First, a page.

'National Night Out' rallies take stand against crime

Many communities are holding "National Night Out" rallies and celebrations in an effort to stand up against crime in Chicago and the suburbs.
In Chicago and across the country, many communities are holding "National Night Out" rallies and celebrations in an effort to stand up against crime.

One group gathered at St. Sabina in the Chicago Police Department's District 5 before marching to the District 6 offices on Halsted. Citizens and police officers joined aldermen and other politicians on the march.

National Night Out is an event that has been held annually in towns and cities across America since 1984. The purpose is to increase awareness about police programs, and in Chicago's case, the CAPS program.

In District 5, which includes the Auburn Gresham neighborhood, the point is to build a better relationship with the police.

"Right now residents and police tolerate each other. The remains of basic distrust between police and citizens, people believe that must change in order for crime to go down. I think the relationship between police and communities in general is poor right now in the city. It's really poor and there's a lot of work that's begun on both sides. So I think that hopefully nights like this, where we're together, is not just walking together or being in the same place, but it's talking to each other and getting to know each other," said Father Michael Pfleger, St. Sabina.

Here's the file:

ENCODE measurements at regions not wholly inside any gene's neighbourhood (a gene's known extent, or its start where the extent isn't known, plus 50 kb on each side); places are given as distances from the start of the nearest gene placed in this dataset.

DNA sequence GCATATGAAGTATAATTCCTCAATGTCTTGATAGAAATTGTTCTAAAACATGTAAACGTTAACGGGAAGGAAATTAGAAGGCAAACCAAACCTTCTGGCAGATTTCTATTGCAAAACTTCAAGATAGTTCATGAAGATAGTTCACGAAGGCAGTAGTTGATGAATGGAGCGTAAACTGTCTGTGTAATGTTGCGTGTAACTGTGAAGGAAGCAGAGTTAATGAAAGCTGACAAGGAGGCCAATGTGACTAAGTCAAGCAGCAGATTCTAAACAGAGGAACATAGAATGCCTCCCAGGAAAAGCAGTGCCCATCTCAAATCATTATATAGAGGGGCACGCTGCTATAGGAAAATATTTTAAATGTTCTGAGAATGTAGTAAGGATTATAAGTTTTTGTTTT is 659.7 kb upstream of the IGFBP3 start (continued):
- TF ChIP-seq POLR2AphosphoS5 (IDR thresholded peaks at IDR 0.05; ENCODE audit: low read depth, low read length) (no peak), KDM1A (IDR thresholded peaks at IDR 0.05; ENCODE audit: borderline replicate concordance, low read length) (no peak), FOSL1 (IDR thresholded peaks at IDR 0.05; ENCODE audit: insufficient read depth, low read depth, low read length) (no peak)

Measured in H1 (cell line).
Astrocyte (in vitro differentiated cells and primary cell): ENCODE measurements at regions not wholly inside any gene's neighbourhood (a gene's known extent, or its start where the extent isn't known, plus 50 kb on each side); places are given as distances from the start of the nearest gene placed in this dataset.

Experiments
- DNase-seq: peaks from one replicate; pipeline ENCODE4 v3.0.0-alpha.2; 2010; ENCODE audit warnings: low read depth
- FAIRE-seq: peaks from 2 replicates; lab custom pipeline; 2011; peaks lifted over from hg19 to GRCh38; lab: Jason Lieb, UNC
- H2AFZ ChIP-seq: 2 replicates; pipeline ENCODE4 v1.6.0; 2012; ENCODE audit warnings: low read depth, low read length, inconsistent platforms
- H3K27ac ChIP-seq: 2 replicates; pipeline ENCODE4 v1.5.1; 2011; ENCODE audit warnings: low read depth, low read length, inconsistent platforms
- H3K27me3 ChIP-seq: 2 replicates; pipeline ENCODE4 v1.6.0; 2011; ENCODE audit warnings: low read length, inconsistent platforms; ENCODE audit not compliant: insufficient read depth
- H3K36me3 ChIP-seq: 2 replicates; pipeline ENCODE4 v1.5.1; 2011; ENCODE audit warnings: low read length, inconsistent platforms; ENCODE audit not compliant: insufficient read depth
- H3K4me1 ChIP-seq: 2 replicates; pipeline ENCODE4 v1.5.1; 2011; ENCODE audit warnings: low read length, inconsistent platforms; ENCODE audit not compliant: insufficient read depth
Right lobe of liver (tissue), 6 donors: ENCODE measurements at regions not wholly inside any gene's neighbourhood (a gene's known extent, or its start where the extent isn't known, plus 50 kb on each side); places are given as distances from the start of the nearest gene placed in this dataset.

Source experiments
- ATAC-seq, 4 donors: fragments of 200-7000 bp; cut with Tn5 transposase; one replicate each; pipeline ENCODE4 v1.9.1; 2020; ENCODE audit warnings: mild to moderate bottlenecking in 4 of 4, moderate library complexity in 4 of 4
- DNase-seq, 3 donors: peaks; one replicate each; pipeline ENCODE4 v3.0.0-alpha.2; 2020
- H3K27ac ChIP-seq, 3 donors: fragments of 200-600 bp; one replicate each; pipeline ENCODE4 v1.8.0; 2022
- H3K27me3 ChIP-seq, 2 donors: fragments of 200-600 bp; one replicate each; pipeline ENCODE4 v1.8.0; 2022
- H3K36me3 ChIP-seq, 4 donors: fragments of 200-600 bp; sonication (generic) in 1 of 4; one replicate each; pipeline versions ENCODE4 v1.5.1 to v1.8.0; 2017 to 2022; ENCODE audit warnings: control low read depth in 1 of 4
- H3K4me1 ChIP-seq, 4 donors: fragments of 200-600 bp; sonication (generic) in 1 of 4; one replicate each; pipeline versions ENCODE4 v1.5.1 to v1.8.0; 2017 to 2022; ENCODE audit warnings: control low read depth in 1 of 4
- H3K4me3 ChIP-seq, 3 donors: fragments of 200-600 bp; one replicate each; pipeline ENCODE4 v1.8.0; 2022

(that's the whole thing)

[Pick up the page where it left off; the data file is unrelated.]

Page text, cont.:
Neighborhoods across the Chicago area hoped for the same. In Bronzeville, Mayor Rahm Emanuel took part in a National Night Out party.

In west suburban Bartlett, officers had to compete with super heroes for the attention of the younger crowd.

In Gary, the Night Out event took on a somber tone as it was dedicated to the memory of Gary police officer Jeffrey Westerfield. He was shot to death in the line of duty a month ago. Westerfield's daughter spoke on Tuesday night.

"I think it's incredibly important that, as a city, we come together to show people that we are against the type of violence that took away my dad," said Allie Westerfield.

Officer Westerfield's daughter said this is the first time she has ever attended a National Night Out celebration.

Many say a better relationship between police and citizens must be on a daily basis, not just one night a year.



Related Topics:
news chicago police department police Chicago - Auburn Gresham Bartlett Gary
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